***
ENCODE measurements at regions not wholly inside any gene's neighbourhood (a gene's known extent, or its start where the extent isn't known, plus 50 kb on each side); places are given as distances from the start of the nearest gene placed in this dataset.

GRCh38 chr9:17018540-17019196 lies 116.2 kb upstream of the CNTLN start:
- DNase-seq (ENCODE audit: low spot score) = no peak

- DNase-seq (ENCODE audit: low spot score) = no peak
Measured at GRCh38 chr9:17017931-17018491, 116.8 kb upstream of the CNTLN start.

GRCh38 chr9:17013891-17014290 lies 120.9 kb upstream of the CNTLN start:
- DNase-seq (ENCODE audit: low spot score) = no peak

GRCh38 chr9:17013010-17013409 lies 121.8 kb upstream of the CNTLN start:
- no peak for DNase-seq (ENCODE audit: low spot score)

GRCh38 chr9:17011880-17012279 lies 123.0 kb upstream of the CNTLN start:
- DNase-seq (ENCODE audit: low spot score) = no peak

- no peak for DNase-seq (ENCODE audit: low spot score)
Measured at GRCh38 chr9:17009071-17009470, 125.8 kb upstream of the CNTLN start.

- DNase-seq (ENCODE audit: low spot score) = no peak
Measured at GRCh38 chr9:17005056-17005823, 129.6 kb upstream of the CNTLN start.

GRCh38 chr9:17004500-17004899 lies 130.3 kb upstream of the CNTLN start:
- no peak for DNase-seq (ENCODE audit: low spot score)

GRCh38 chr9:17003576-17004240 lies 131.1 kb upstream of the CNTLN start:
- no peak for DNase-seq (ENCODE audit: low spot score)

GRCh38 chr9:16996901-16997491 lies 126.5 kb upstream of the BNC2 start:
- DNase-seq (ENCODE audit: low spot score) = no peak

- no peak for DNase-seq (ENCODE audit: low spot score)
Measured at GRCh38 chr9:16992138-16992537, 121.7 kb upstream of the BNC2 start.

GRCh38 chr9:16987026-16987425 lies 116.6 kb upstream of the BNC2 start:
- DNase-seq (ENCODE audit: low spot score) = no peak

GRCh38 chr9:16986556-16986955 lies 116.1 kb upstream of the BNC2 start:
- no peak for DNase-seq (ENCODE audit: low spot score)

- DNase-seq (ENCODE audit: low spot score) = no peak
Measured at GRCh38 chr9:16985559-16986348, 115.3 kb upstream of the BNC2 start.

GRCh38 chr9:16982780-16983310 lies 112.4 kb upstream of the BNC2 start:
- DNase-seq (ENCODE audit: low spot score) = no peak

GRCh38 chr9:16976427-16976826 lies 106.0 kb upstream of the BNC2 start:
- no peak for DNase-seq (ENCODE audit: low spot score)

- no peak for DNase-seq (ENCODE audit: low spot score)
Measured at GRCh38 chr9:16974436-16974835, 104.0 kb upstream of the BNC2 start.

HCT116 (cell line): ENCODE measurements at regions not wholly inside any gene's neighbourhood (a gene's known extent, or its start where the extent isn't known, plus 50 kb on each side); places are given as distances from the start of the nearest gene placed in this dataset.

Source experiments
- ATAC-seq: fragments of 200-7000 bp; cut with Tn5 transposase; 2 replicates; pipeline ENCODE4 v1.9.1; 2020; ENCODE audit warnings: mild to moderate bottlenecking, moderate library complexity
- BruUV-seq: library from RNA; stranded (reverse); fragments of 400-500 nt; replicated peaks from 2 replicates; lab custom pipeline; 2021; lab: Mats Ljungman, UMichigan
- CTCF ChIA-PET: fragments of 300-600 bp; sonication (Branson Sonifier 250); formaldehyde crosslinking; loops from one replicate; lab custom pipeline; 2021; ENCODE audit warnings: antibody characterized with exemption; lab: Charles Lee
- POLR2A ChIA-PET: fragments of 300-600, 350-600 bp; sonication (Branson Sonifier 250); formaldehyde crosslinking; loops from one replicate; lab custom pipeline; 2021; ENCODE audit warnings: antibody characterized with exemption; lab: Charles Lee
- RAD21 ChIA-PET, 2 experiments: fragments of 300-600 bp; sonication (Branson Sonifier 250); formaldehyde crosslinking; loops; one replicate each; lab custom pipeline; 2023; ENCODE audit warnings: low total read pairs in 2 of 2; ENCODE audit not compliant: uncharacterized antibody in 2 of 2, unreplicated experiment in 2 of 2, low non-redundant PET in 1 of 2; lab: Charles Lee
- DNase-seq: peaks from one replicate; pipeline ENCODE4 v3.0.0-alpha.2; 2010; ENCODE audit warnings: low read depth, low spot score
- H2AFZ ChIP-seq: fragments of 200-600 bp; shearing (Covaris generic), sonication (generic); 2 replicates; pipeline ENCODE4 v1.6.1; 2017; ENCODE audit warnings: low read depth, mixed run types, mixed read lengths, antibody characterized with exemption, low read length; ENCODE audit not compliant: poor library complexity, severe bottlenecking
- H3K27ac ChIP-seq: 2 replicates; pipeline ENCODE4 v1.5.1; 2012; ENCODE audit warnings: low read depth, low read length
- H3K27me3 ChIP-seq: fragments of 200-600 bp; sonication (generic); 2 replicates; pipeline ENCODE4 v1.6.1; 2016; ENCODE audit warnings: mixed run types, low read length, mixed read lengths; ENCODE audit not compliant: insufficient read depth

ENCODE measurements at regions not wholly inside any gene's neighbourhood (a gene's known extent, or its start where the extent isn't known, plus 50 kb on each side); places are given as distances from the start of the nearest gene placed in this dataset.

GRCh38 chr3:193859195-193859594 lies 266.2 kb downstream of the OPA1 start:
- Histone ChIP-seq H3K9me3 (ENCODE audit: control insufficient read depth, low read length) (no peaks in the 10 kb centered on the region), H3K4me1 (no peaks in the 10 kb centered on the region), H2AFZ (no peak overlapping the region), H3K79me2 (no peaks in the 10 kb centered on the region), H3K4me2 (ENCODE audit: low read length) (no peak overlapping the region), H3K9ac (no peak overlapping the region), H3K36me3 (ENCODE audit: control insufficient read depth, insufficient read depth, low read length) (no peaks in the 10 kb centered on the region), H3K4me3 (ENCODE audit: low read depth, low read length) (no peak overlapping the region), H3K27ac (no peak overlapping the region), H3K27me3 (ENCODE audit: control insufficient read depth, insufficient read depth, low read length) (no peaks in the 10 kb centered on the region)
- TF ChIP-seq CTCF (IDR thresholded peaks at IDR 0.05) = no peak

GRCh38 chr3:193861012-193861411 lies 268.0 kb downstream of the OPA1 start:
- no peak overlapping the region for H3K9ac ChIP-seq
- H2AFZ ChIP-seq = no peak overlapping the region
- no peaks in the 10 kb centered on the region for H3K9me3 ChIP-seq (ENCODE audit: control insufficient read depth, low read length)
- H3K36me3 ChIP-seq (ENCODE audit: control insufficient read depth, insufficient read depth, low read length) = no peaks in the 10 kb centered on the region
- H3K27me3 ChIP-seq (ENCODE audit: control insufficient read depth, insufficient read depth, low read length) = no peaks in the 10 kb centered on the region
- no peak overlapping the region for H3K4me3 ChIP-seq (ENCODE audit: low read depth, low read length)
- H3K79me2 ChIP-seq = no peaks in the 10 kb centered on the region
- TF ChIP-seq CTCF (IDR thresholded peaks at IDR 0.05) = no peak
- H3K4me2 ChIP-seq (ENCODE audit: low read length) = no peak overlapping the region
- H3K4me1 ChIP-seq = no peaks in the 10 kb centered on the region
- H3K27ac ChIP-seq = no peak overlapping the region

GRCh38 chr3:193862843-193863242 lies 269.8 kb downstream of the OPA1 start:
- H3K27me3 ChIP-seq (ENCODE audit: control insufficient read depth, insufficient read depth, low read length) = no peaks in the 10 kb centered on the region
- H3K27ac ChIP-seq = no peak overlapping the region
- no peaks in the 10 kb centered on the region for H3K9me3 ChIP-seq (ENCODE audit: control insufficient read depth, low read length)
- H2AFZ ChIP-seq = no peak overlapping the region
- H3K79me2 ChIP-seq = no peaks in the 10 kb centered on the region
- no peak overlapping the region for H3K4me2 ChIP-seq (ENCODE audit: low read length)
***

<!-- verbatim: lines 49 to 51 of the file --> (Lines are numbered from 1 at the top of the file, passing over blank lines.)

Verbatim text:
- Histone ChIP-seq H3K9me3 (ENCODE audit: control insufficient read depth, low read length) (no peaks in the 10 kb centered on the region), H3K4me1 (no peaks in the 10 kb centered on the region), H2AFZ (no peak overlapping the region), H3K79me2 (no peaks in the 10 kb centered on the region), H3K4me2 (ENCODE audit: low read length) (no peak overlapping the region), H3K9ac (no peak overlapping the region), H3K36me3 (ENCODE audit: control insufficient read depth, insufficient read depth, low read length) (no peaks in the 10 kb centered on the region), H3K4me3 (ENCODE audit: low read depth, low read length) (no peak overlapping the region), H3K27ac (no peak overlapping the region), H3K27me3 (ENCODE audit: control insufficient read depth, insufficient read depth, low read length) (no peaks in the 10 kb centered on the region)
- TF ChIP-seq CTCF (IDR thresholded peaks at IDR 0.05) = no peak

GRCh38 chr3:193861012-193861411 lies 268.0 kb downstream of the OPA1 start: